Wiesenthal Center Rejects as Scandalous the Decision by Danish Prosecution to Permanently Close Investigation of Holocaust Crimes by Danish SS Volunteers in Belarus

Jerusalem – The Simon Wiesenthal Center today expressed surprise and indignation in response to the decision announced yesterday by Danish judicial authorities to permanently close an investigation of two Danish SS volunteers suspected of war crimes against Jewish inmates in a Nazi concentration camp in Belarus during the years 1942-1943.”

In a statement issued today by its chief Nazi-hunter Dr. Efraim Zuroff, the Center rejected as “absolutely baseless and scandalous” the reasons presented by Deputy Director of Public Prosecutions Mohammad Ahsan for the state’s decision to close the case against Helmut Rasbol and Aksel Andersen. The former was initially identified by Danish historians Dennis Larsen and Therkel Straeda in their pioneering study of the Belarus camp En Skole I Vold (A School of Violence), whereas the latter was identified by research initiated by the Wiesenthal Center in the wake of the publication of the book.

According to Zuroff

“Although the Center was specifically informed that, as the agency which originally submitted an official complaint against the two suspects, it could submit an appeal against the decision to close the case, Mr. Ahsan claimed that our submission was illegal and thus irrelevant. In addition, he said that the original decision could not be reversed, since more than two months had passed since it was issued, but in reality the Center’s appeal had been submitted before the deadline and it was his own response which arrived much later.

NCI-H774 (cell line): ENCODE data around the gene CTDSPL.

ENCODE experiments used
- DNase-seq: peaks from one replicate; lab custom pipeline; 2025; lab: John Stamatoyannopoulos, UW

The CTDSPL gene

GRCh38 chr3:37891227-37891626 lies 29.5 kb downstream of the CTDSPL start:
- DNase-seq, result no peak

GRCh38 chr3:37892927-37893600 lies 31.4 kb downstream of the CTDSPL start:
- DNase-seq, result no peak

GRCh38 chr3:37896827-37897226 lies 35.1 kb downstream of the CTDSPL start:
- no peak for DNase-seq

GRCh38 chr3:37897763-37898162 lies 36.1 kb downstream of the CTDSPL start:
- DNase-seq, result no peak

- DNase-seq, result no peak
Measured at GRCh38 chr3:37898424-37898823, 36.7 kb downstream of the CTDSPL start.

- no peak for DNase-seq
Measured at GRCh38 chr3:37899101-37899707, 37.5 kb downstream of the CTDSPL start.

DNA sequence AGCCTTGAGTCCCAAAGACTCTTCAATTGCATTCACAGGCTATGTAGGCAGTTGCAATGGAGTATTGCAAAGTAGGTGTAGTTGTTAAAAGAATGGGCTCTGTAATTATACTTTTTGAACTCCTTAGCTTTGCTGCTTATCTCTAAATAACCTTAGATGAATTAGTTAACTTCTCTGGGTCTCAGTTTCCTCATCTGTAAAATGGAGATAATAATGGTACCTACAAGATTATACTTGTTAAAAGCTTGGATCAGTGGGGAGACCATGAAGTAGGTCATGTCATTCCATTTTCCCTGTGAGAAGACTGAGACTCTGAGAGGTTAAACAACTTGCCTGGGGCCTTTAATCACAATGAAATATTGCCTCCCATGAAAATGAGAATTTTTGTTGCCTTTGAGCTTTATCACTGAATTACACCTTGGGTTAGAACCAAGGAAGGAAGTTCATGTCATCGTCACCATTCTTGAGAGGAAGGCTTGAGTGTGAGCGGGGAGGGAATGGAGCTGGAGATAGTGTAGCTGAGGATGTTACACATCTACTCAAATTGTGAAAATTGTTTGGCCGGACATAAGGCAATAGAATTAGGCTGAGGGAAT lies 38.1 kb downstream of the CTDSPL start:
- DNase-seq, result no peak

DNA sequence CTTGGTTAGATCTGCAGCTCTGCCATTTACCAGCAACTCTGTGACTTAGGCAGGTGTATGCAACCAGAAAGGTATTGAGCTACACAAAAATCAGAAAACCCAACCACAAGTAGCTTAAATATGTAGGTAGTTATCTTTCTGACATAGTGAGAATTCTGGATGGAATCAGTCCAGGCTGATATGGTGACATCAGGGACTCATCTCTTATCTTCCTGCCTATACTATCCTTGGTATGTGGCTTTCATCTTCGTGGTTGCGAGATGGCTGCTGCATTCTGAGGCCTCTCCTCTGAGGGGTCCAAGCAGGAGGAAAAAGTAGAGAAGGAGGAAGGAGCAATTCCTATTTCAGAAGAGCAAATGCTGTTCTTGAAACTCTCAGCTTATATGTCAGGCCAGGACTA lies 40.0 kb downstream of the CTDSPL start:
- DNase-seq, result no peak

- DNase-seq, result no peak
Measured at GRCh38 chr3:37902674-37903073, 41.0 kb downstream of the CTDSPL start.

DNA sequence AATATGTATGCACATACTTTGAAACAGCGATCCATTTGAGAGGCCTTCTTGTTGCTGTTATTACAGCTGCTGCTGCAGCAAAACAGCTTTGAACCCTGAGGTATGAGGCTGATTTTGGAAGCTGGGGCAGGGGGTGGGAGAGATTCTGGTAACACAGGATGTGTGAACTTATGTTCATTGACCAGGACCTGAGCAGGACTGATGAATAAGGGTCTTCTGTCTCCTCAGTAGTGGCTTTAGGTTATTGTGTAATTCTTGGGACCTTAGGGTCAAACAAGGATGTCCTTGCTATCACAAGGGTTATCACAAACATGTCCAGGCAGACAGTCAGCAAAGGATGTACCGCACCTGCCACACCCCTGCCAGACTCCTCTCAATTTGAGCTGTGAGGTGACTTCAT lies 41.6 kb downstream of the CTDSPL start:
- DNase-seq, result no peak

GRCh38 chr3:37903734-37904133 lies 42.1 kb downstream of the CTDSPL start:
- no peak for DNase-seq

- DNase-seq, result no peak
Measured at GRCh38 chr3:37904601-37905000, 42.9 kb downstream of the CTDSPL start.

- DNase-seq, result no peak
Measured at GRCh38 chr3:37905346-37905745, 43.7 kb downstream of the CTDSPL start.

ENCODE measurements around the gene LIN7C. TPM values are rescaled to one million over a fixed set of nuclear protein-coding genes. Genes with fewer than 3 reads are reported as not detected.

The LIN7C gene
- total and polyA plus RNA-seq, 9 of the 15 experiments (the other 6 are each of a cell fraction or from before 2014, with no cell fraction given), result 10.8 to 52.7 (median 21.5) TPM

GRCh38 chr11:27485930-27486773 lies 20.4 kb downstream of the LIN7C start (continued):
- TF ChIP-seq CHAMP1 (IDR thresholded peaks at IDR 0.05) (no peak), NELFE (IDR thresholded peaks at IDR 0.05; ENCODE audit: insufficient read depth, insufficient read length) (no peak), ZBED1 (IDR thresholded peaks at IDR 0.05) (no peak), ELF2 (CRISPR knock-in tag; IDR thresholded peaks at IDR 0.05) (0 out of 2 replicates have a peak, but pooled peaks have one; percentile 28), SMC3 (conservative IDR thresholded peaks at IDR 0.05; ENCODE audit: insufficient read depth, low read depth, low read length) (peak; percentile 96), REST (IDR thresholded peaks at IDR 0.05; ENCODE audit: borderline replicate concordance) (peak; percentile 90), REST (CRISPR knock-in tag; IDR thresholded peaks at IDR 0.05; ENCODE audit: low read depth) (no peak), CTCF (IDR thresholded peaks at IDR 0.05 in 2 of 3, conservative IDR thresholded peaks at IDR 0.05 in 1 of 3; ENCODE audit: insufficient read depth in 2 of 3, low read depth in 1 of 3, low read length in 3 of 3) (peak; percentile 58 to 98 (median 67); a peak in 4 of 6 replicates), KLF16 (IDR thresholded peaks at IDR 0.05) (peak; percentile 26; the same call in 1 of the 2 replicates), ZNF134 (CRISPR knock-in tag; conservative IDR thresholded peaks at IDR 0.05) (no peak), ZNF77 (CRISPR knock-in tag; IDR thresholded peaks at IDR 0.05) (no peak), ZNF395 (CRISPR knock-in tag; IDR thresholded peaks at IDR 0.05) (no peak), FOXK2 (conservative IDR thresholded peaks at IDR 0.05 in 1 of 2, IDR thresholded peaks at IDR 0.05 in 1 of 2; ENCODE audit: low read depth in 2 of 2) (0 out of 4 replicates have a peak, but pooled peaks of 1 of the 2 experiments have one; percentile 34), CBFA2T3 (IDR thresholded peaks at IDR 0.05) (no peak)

“This decision, like the investigation which gave almost exclusive credence to the recent interviews of the suspects who denied any connection to the camp, totally ignored evidence which clearly proved that the Danish guards had served in the camps and were responsible for discipline during the period from October 1942 to May 1943.

“This scandalous decision is a clear indication of the lack of will of the Danish authorities to pursue such cases. It is unfortunate that Denmark, whose rescue of most of its Jewish community during the Holocaust is a symbol of altruism and heroism, has not seen fit to add a new and modern chapter to that tradition by a more just treatment of the cases of Holocaust crimes by Danish SS volunteers.”

For additional information please contact the Israel Office of the Wiesenthal Center:

Tel: +972-2-563-1274 or Tel: +972-50-721-4156


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